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Thinking outside the box — 10 Comments

  1. I used to return bundles of paper egg trays (half a dozen graded free range eggs) to a co-op vegetable shop; but one day they politely refused saying that a new EEC directive (remember that? now called EU)  stated that for health reasons such paper trays may not be reused. So I either light coal fires with the trays + empty cornflakes cartons and other stuff. Anything I can't burn in the fireplace goes into the blue wheelie bin outside the kitchen door, and I pay for its fortnightly collection by weight. I'm not allowed to have a bonfire in the back garden. If I belonged to a gun club I could recycle empty milk cartons by lining them up for shooting practice. Two months ago I used all election literature that came through the letter box as kindling for lighting winter fires – and nobody I voted for got elected, although my final preference was included in the final count. We've got to do something good for the environment in our own way without profiting the geezers.

    • The world has gone truly insane.  On the one hand we have Big Business firing more and more useless packaging at us and on the other we have the bureaucrats telling us we are creating too much rubbish and then charging us for its disposal.

      If I could get buy stuff without the packaging and persuade the dog to eat leftovers [she's a damn fussy eater] I'd have little or no waste at all.

  2. Use little shops, Gramps.  Our local greengrocer provides all those lovely old-fashioned brown paper bags for you to put however much stuff in you like (none of those nasty plastic ones on a roll that won’t tear off so you end up pulling out about six of the darned things and then having to tear them apart using both hands), and the deli counter at my “little general store” that I pass on my way to work cuts off only as much cheese (or ham or whatever) as you want and wraps in in greaseproof paper.  Our butcher does, admittedly, use plastic bags, but at least the stuff isn’t pre-packed and you can choose to have as much or as little as you like of whatever.  The milkman – surely the first and best example of the whole re-cycling ethos – keeps me topped up with (full-strength, full-fat) milk and takes all the rubbish away with him in the form of rinsed-out bottles (and, of course, he offers credit, too, as I don’t pay him until after I’ve had the deliveries for a few weeks). And the best thing is that in each case I can park my car, literally, feet from the front door of each shop, rather than facing a mile-long hike with a trolley with a dodgy wheel full of massively heavy carrier bags full of more stuff that you actually either want or need.  Oh, and contrary to popular rumour, they are cheaper, too.  Not if you supermarket-shop only for the really cheap “economy” ranges (most of which get slung away in my house, because they’re so tasteless and vile, so I’ve stopped even trying them), but certainly for good-quality stuff the price is comparable to big supermarket prices and, if you’re a real regular you’ll often get bits and pieces “chucked in” at a special knock-down price or, better still, free.  But then you know that, now, don’t you, Gramps …. 😉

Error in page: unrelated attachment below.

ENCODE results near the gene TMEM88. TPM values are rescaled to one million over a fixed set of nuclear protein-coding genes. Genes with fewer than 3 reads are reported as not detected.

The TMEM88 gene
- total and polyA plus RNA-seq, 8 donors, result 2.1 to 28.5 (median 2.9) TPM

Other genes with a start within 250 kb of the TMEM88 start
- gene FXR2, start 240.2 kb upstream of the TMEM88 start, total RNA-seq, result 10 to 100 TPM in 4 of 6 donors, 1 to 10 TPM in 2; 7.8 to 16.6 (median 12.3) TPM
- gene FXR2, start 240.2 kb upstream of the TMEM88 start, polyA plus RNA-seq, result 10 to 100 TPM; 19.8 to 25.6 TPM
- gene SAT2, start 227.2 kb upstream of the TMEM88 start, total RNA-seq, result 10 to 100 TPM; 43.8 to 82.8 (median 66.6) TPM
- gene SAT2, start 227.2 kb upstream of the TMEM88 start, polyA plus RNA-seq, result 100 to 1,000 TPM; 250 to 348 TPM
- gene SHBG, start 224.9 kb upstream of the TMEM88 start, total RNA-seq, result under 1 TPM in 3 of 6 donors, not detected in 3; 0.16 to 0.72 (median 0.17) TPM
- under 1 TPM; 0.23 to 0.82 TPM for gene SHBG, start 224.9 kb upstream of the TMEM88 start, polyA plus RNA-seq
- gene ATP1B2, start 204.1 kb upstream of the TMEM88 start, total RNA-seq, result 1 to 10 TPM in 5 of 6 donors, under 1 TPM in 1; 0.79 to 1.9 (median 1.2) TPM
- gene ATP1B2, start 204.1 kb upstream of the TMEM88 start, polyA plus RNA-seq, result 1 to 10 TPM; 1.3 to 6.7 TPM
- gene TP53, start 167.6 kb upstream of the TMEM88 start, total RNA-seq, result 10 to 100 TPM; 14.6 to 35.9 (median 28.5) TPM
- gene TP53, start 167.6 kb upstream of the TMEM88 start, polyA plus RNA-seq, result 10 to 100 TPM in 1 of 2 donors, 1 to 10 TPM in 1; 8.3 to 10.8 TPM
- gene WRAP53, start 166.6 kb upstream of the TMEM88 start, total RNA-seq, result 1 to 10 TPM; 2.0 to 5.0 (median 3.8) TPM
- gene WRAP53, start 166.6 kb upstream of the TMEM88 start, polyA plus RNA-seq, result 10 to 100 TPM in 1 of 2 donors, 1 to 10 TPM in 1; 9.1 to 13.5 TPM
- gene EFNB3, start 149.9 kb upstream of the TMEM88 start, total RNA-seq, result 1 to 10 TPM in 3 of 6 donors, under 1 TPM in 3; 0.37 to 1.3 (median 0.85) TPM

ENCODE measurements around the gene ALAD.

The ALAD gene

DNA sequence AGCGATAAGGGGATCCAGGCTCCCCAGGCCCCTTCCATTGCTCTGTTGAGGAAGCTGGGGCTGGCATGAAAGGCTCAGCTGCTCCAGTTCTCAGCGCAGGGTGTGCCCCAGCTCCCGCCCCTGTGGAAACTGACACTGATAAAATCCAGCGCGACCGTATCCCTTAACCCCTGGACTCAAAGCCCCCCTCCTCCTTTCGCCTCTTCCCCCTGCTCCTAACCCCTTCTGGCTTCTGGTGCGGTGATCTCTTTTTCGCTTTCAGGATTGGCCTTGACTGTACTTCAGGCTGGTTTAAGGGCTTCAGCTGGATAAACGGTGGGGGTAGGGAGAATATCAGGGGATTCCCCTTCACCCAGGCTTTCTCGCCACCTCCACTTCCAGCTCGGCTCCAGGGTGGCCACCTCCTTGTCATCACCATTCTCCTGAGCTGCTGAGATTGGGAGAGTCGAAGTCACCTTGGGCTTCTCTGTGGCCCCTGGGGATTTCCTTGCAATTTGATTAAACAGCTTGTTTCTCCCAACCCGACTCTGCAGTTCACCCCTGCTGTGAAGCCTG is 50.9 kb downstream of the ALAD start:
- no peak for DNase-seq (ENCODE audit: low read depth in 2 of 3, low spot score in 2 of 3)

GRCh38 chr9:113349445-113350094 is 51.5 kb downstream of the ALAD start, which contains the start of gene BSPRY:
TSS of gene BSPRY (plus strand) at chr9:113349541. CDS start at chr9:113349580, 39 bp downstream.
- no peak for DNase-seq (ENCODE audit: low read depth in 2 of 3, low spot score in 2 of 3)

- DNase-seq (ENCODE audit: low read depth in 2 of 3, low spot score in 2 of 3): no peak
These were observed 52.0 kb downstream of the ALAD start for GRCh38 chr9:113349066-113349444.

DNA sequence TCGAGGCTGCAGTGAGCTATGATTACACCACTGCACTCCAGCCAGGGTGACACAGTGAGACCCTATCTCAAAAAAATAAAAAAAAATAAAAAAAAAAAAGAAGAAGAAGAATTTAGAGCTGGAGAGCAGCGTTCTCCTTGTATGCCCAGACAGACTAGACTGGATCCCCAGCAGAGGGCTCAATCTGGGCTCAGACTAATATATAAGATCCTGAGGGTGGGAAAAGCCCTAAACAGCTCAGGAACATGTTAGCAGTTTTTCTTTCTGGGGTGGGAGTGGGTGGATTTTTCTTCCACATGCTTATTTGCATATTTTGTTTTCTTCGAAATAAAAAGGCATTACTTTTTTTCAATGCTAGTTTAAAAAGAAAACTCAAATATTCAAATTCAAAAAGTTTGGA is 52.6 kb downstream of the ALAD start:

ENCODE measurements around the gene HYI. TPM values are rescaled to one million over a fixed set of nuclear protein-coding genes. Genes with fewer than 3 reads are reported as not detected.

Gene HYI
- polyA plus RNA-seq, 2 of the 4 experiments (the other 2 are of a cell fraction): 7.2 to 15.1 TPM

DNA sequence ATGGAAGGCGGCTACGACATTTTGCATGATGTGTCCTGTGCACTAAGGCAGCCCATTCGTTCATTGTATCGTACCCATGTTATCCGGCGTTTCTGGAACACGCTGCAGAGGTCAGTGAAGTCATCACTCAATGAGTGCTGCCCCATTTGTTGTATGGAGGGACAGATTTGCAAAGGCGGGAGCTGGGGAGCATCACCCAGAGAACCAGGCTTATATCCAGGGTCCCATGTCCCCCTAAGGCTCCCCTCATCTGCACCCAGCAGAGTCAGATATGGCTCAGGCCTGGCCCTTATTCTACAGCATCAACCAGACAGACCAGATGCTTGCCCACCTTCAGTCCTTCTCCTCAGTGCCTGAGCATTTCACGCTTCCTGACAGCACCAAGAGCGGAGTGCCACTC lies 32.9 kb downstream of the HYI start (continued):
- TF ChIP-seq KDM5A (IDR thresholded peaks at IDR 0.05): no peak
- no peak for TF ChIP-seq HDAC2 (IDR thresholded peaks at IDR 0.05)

• One of the pleasures of country life is wandering around the village popping into the shops for a purchase and a chat.  I get a my meat, fruit and veg there.  The butcher's shop also has a nice little delicatessen corner with all sorts of weird and wonderful stuff.  The meat tends to come pre-packed but I don't mind that too much [the quality of the meat is really excellent, and local].  The greengrocer's also sources everything locally where possible.  What I tend to do is to place an order every ten days or so with the big supermarket for bulk stuff which is then delivered [and unpacked by the delivery bloke onto the kitchen table – no bags].  We used to get a grocery delivery every week, but lately it is extending out to ten days or even two weeks.

      Apart from anything else, shopping in the village is very social, the dog loves coming with me [she just lies on the pavement outside the shop] and it's grand and handy for dropping into the coffee shop for a mug and a chat.

  3. Can't agree more Granddad. It makes me want to burn stuff. But I would say that, wouldn't I? I am an incendiary, after all; arsonist is such an inflammatory term. Try it, it helps.

    • Burning stuff is easy enough.  If anyone complains, I just say that a) the fire is accidental, b) it's a barbecue for fucks sake or c) I tell 'em to fuck off.

  4. Pingback: Thinking outside the box | Head Rambles | The Last Furlong

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